Monday, February 7, 2011

True Grit [Spoiler Alert]

I think my last film review was also a Coen brothers movie, No Country for Old Men, a well-crafted modern western with supernatural overtones and a disappointing conclusion.  True Grit  a remake and an old school western is played very straight by the Coen brothers.  The dialogue is great and the cinematography doesn't get in the way of the story, no peculiar Coen twists.

Mattie's father is killed by a criminal, Sam Chaney who disappears into Indian territory.  Mattie (Elizabeth Marvel) after collecting her father's body to send back East sets out to get revenge by hiring Cogburn (Jeff Bridges) without being precocious in the process. Mattie and heavy-drinking Cogburn set out with the bouffont LaBoeuf (Matt Damon) in tow.  There are some some funny moments of rivalry between Cogburn and LaBoeuf and it's great watching Bridges play the grizzled and canny Cogburn.   However Cogburn gets drunk on a stash of whiskey and Mattie is captured by Sam Chaney's gang.  In the final battle Cogburn and LaBoeuf rescue Mattie and she shoots Chaney.  Unfortunately she stumbles and falls into a snake bit and is bitten before being rescued.  In a brutal but strangely poignant scene Cogburn makes a desperate trip to a nearby outpost in order to save Mattie.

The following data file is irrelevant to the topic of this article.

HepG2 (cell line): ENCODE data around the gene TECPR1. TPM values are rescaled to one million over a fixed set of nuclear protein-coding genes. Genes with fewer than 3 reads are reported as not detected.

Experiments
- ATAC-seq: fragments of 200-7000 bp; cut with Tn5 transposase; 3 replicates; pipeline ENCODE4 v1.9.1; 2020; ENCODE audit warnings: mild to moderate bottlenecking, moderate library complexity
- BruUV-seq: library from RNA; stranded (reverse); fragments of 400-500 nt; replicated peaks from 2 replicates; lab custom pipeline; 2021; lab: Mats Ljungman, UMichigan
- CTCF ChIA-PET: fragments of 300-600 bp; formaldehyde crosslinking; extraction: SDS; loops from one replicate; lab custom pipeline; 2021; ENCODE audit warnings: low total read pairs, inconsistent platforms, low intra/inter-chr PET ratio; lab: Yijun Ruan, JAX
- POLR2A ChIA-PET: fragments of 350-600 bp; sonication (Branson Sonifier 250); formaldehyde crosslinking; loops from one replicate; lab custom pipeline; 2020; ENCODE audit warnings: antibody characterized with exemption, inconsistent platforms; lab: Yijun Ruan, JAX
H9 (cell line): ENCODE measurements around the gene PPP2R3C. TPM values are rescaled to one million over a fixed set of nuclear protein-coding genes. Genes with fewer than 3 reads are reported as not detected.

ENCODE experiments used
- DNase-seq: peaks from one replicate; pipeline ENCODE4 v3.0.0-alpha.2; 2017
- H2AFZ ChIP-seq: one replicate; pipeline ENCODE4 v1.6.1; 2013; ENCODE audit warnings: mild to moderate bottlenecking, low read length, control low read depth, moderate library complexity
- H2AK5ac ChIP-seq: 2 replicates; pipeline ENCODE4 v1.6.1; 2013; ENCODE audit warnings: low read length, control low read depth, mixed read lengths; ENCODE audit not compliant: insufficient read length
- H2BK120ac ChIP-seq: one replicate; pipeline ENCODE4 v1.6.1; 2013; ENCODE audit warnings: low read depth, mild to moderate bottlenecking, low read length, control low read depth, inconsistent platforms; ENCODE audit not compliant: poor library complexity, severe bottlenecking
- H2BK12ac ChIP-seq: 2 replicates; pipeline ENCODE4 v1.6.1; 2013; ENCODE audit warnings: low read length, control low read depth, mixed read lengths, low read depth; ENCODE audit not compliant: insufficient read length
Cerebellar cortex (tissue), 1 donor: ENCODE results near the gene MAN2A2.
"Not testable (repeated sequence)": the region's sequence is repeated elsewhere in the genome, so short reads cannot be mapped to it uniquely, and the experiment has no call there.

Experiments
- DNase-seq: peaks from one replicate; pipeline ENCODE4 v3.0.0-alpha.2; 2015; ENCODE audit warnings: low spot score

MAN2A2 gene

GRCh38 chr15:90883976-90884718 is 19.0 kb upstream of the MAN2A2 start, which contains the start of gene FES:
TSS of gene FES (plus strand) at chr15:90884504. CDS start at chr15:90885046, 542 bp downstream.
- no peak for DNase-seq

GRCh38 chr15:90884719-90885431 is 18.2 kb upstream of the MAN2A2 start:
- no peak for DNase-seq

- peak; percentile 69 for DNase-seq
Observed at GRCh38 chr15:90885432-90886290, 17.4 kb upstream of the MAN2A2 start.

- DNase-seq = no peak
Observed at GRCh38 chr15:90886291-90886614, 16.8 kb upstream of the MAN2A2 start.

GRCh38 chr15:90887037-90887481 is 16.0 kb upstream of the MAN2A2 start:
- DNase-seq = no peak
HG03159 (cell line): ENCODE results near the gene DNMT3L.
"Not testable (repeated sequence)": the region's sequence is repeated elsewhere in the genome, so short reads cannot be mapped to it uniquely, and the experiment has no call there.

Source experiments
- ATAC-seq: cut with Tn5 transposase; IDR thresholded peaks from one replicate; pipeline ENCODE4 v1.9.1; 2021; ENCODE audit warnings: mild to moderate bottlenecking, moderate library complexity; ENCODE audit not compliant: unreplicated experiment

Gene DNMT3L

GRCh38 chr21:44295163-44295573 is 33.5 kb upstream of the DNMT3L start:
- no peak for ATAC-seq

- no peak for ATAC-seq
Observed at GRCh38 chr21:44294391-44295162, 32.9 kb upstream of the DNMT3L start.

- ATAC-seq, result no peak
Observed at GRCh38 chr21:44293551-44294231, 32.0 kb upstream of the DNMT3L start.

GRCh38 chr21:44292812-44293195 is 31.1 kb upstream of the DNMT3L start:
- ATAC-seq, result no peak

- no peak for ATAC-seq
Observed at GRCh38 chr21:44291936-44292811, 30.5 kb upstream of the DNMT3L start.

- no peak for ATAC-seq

Mattie survives and then there is an awkward montage showing Mattie as an old maid trying to track Cogburn down and then visiting his grave, the closing shot of the movie.  Now admittedly this isn't as horrible as the conclusion to No Country for Old Men but it's so emotionally incongruent with the rest of the film, lacking the rest of the film's pathos and even cinematic quality.  Perhaps the end of story is meant to show that revenge has a sour aftertaste but I expected higher stakes, Cogburn dying as he carried Mattie to the outpost.

Now I appreciate the fact that the Coen brothers played it straight and they are undoubtedly aware of some this world's deeper patterns, aware of the emotional power they can produce cinemantically.  However they inhabit a strange moral universe, it's as though they are aware of a metaphysical world around them but they don't want to commit to direction, they don't want to give a clear verdict.  Why can't they let Cogburn make a sacrifice, why is he and LaBoeuf pulled suddenly from the story and is this really how revenge works?  Again I'm left admiring the story but shaking my head.

2 comments:

John Dekker said...

I agree that the ending was clumsy, but I believe the film's ending was very close to the book, though I haven't read it. Here's a random blogpost I found comparing the book with the two movie versions.

ish said...

Why are westerns such a perennial genre? Does the rawness of the setting provide a backdrop particularly conducive to the poignancy of virtue and vileness?